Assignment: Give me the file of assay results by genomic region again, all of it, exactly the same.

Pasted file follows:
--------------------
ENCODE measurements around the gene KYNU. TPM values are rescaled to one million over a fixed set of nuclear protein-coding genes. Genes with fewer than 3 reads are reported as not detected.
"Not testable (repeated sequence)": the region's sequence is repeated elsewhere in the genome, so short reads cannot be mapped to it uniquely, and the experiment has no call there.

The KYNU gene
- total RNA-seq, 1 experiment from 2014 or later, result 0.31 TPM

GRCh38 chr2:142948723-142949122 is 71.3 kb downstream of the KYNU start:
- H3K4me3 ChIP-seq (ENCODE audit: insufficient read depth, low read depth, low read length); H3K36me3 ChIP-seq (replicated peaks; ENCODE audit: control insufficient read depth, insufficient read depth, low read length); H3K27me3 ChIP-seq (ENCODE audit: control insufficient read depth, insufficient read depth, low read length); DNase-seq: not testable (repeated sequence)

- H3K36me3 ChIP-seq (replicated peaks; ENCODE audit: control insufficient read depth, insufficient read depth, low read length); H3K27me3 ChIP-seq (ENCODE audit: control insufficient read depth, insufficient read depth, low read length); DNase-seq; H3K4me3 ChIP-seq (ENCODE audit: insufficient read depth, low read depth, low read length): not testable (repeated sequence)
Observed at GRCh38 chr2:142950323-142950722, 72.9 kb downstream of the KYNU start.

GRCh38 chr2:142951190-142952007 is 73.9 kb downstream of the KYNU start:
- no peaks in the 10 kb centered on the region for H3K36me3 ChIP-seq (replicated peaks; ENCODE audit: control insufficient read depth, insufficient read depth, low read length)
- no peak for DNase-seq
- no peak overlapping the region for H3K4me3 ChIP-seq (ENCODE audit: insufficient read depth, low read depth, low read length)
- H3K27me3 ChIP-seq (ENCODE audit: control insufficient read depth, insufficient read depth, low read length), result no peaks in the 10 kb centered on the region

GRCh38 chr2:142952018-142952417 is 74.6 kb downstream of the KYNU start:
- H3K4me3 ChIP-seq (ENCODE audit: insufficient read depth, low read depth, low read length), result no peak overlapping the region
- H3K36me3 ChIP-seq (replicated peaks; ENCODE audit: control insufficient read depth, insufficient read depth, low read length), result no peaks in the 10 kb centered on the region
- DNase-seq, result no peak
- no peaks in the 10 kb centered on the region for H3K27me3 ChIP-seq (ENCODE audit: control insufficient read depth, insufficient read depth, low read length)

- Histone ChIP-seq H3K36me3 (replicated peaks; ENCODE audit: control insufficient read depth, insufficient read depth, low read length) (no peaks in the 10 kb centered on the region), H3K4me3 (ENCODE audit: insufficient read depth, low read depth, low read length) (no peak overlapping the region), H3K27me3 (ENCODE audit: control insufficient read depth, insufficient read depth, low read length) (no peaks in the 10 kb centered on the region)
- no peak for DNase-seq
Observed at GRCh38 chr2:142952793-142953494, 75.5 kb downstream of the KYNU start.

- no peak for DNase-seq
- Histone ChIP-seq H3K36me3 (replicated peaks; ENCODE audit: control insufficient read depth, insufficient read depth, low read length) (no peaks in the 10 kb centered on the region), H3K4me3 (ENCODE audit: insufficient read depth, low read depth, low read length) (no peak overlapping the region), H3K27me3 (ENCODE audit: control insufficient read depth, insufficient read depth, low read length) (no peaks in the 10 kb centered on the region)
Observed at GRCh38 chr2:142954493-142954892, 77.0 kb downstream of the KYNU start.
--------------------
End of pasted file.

ENCODE measurements around the gene KYNU. TPM values are rescaled to one million over a fixed set of nuclear protein-coding genes. Genes with fewer than 3 reads are reported as not detected.
"Not testable (repeated sequence)": the region's sequence is repeated elsewhere in the genome, so short reads cannot be mapped to it uniquely, and the experiment has no call there.

The KYNU gene
- total RNA-seq, 1 experiment from 2014 or later, result 0.31 TPM

GRCh38 chr2:142948723-142949122 is 71.3 kb downstream of the KYNU start:
- H3K4me3 ChIP-seq (ENCODE audit: insufficient read depth, low read depth, low read length); H3K36me3 ChIP-seq (replicated peaks; ENCODE audit: control insufficient read depth, insufficient read depth, low read length); H3K27me3 ChIP-seq (ENCODE audit: control insufficient read depth, insufficient read depth, low read length); DNase-seq: not testable (repeated sequence)

- H3K36me3 ChIP-seq (replicated peaks; ENCODE audit: control insufficient read depth, insufficient read depth, low read length); H3K27me3 ChIP-seq (ENCODE audit: control insufficient read depth, insufficient read depth, low read length); DNase-seq; H3K4me3 ChIP-seq (ENCODE audit: insufficient read depth, low read depth, low read length): not testable (repeated sequence)
Observed at GRCh38 chr2:142950323-142950722, 72.9 kb downstream of the KYNU start.

GRCh38 chr2:142951190-142952007 is 73.9 kb downstream of the KYNU start:
- no peaks in the 10 kb centered on the region for H3K36me3 ChIP-seq (replicated peaks; ENCODE audit: control insufficient read depth, insufficient read depth, low read length)
- no peak for DNase-seq
- no peak overlapping the region for H3K4me3 ChIP-seq (ENCODE audit: insufficient read depth, low read depth, low read length)
- H3K27me3 ChIP-seq (ENCODE audit: control insufficient read depth, insufficient read depth, low read length), result no peaks in the 10 kb centered on the region

GRCh38 chr2:142952018-142952417 is 74.6 kb downstream of the KYNU start:
- H3K4me3 ChIP-seq (ENCODE audit: insufficient read depth, low read depth, low read length), result no peak overlapping the region
- H3K36me3 ChIP-seq (replicated peaks; ENCODE audit: control insufficient read depth, insufficient read depth, low read length), result no peaks in the 10 kb centered on the region
- DNase-seq, result no peak
- no peaks in the 10 kb centered on the region for H3K27me3 ChIP-seq (ENCODE audit: control insufficient read depth, insufficient read depth, low read length)

- Histone ChIP-seq H3K36me3 (replicated peaks; ENCODE audit: control insufficient read depth, insufficient read depth, low read length) (no peaks in the 10 kb centered on the region), H3K4me3 (ENCODE audit: insufficient read depth, low read depth, low read length) (no peak overlapping the region), H3K27me3 (ENCODE audit: control insufficient read depth, insufficient read depth, low read length) (no peaks in the 10 kb centered on the region)
- no peak for DNase-seq
Observed at GRCh38 chr2:142952793-142953494, 75.5 kb downstream of the KYNU start.

- no peak for DNase-seq
- Histone ChIP-seq H3K36me3 (replicated peaks; ENCODE audit: control insufficient read depth, insufficient read depth, low read length) (no peaks in the 10 kb centered on the region), H3K4me3 (ENCODE audit: insufficient read depth, low read depth, low read length) (no peak overlapping the region), H3K27me3 (ENCODE audit: control insufficient read depth, insufficient read depth, low read length) (no peaks in the 10 kb centered on the region)
Observed at GRCh38 chr2:142954493-142954892, 77.0 kb downstream of the KYNU start.